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Author Topic: Use RECHARGEABLE batteries for Arduino Diecimilla?  (Read 441 times)
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How can I power the arduino with rechargeable batteries?

Can I just use this:
http://www.sparkfun.com/commerce/product_info.php?products_id=552
I have 4 rechargeable batteries à 1.2V, so i get a voltage of 4.8V. Does it work or does the arduino need 5 or 6V?
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You need about 6.5 to 7V to power the board through the regulators. If you power this directly then you might get away with 4.8V but as soon as they start to droop you can expect trouble.
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So I could take two battery holders (->link^^) and put them together, which would provide max. 9.6V. Probably it will be about 9V to 9.2V after some time? Is this higher voltage bearable for the arduino?

Or shall I get a 4 AA and a 2 AA battery holder and put them together, to get 6x1.2V= max. 7.2V?
It gets kinda big, but the standby time will be huge, won't it?

I have 2500mAh Ni-MH Rechargeables. So 6*2500= 15000mAh.  ;D
So disadvantage is the size, but the advantage is the huge capacity?
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You could also use this . . .
http://www.sparkfun.com/commerce/product_info.php?products_id=8249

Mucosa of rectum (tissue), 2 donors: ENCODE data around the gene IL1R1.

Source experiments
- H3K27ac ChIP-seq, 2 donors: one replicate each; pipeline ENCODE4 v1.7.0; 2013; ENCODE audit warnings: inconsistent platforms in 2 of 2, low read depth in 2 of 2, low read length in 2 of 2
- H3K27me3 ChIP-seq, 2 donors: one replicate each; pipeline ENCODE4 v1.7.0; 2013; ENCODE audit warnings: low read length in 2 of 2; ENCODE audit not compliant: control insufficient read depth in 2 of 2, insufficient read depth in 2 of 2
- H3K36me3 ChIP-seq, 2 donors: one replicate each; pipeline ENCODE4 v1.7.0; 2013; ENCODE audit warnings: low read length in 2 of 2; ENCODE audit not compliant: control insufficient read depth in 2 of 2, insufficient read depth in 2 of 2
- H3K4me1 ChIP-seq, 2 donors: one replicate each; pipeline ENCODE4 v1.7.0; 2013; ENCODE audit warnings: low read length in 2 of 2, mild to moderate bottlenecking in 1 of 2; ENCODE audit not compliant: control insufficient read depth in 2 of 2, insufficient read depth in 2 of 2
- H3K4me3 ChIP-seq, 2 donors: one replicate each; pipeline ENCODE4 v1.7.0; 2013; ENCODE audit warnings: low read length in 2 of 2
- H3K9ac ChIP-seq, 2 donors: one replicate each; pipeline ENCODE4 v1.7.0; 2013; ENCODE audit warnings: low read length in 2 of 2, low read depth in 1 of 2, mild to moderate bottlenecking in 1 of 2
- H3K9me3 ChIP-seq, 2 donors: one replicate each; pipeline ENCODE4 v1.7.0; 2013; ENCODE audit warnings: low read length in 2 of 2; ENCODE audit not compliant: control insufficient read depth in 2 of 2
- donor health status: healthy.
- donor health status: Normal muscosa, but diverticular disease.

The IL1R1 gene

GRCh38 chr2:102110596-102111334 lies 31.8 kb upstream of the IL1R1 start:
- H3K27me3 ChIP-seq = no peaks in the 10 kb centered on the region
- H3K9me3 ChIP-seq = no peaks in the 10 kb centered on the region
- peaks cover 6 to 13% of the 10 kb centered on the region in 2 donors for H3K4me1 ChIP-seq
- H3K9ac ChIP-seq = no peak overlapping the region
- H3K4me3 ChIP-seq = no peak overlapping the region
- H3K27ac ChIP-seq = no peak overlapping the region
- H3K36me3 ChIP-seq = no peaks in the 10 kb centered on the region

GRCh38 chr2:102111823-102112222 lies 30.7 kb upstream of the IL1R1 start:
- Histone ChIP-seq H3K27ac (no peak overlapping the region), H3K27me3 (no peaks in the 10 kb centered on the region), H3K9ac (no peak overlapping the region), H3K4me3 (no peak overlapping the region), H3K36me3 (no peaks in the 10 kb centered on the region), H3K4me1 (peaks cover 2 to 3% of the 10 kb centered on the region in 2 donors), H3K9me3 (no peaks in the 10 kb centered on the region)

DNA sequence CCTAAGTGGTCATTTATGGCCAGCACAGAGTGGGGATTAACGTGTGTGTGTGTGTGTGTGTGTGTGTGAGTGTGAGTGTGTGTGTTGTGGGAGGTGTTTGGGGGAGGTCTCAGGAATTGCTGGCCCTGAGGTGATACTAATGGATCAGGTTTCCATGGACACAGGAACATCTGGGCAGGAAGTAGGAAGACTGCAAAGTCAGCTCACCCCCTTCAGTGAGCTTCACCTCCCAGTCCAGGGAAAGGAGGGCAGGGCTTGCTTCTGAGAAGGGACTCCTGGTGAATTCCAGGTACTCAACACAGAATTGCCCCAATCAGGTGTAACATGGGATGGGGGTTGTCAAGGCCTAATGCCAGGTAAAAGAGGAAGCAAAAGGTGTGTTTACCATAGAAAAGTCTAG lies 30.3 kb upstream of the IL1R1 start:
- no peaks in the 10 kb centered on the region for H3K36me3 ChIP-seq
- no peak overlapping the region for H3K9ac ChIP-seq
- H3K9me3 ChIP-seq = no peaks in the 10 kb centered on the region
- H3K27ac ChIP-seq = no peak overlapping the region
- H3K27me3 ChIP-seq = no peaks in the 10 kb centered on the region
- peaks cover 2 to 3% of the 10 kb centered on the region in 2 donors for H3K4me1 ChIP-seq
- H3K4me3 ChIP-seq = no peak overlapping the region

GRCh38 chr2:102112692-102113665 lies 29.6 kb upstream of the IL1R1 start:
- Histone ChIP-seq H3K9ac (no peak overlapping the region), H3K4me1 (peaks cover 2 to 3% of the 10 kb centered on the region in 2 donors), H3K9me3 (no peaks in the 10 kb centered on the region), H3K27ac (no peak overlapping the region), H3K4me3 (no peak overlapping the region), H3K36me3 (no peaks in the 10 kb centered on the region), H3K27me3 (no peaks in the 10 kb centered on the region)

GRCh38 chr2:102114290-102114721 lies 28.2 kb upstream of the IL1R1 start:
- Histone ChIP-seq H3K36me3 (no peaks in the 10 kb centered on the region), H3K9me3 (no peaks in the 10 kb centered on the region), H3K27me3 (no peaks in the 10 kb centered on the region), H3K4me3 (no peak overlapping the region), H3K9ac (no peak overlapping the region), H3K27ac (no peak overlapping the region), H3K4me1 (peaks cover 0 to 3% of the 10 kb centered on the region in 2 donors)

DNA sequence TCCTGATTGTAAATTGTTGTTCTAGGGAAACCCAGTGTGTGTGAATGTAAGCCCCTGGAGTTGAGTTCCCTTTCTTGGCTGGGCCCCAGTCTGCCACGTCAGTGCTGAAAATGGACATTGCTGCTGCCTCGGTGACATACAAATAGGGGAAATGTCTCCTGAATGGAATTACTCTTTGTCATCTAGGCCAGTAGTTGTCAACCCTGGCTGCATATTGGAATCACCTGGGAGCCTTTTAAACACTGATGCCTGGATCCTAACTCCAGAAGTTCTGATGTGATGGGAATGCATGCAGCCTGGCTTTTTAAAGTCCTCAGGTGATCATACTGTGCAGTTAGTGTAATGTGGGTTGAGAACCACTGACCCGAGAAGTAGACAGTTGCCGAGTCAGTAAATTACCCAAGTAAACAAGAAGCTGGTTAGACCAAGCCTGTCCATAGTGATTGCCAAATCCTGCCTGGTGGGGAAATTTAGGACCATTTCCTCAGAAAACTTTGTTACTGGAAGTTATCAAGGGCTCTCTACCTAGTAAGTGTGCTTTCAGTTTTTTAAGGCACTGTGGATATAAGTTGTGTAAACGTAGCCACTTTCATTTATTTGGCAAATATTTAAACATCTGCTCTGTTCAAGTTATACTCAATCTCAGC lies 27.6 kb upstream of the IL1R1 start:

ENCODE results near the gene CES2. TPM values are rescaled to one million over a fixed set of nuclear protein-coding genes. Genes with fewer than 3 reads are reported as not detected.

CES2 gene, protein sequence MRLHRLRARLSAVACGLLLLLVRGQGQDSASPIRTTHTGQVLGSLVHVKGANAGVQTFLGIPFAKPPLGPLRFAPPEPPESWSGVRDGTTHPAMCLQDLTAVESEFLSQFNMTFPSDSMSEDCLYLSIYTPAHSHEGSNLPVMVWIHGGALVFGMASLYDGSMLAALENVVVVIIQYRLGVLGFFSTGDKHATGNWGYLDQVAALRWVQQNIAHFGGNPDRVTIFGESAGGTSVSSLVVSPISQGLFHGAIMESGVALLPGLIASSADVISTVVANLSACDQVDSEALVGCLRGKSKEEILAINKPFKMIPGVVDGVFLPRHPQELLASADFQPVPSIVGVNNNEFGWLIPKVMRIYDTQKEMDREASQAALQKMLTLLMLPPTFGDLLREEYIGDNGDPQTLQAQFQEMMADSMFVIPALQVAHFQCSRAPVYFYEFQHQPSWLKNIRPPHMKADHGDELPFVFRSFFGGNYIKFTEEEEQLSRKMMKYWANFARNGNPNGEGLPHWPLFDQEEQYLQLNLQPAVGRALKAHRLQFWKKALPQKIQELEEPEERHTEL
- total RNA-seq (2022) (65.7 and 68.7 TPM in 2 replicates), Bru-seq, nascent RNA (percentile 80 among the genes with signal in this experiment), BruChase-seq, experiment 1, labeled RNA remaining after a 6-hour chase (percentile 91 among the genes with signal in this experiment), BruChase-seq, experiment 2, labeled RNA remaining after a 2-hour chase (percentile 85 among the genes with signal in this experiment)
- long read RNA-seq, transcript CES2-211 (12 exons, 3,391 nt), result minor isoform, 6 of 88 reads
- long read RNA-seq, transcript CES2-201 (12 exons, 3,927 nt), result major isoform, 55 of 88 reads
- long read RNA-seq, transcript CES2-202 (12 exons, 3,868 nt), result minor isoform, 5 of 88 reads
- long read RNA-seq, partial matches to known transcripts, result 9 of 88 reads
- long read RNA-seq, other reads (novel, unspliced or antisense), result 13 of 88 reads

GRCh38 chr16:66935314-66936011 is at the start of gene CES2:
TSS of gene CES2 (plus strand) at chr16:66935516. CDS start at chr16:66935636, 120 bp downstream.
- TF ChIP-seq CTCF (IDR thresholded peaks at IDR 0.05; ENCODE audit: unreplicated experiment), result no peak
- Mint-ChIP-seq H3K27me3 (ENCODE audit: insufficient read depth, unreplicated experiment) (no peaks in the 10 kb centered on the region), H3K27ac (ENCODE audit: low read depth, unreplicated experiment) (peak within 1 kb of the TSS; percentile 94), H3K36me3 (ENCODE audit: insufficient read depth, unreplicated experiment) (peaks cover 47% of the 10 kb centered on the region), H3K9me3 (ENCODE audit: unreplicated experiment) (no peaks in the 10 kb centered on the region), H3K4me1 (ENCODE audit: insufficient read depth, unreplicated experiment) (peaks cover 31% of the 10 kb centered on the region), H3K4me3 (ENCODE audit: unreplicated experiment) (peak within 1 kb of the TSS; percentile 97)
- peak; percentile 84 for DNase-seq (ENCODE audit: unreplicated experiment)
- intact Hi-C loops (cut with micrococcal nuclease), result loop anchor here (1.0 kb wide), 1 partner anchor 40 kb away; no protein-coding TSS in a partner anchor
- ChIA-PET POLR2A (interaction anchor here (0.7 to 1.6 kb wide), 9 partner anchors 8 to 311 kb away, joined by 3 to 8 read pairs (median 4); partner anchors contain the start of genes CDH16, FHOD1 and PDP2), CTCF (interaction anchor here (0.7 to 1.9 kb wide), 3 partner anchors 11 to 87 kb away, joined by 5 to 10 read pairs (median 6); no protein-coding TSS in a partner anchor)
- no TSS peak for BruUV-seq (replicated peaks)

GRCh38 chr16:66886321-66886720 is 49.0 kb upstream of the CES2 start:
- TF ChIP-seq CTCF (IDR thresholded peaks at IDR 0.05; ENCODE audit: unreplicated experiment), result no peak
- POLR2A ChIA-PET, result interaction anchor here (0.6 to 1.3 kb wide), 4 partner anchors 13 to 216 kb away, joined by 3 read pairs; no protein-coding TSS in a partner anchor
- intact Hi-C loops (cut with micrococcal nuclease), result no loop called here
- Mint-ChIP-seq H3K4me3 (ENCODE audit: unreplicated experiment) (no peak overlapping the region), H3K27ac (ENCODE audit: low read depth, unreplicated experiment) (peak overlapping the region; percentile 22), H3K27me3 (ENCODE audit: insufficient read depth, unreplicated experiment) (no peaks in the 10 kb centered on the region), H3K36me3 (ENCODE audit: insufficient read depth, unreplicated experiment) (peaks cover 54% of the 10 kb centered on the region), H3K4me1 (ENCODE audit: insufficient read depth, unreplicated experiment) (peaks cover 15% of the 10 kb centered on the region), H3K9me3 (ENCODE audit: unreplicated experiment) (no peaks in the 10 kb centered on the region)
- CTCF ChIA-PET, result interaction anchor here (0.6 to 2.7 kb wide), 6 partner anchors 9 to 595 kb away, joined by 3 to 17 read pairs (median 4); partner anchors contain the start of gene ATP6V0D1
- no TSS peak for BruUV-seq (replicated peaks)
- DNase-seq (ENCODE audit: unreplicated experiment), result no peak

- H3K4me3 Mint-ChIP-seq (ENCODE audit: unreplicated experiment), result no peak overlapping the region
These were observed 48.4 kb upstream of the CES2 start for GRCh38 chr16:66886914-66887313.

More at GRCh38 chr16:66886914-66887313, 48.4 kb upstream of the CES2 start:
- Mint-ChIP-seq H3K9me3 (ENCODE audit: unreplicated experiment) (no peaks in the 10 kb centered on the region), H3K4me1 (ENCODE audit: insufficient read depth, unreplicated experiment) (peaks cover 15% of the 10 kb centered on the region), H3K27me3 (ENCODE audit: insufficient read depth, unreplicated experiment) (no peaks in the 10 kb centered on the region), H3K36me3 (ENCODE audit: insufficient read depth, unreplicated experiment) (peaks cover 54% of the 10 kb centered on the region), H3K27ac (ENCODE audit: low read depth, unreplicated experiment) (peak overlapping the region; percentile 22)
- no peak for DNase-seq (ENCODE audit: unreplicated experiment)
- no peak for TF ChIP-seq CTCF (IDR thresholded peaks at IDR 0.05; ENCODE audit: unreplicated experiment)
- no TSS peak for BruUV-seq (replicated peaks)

and connect directly to the 5V pin. I've used it with good results.

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Yep any of those look good. I especially like the little step up from Sparkfun.

The closer to 7V you get it the less power you waste. The input voltage can be at least up to 15V so don't worry about 9V being too high.
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If you took a look at my "buying list" for now I do not want to buy from sparkfun too. Probably in one month or two I will buy a couple of other items. But I do not want to pay additional shipping charges there too. :-/

Can I do it the way I have proposed? 4 AA + 2AA battery holder? (Or 2x 3AA battery holder?) Will that work?
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As long as your input voltage is within the Arduino spec for input voltage, you'll be fine.
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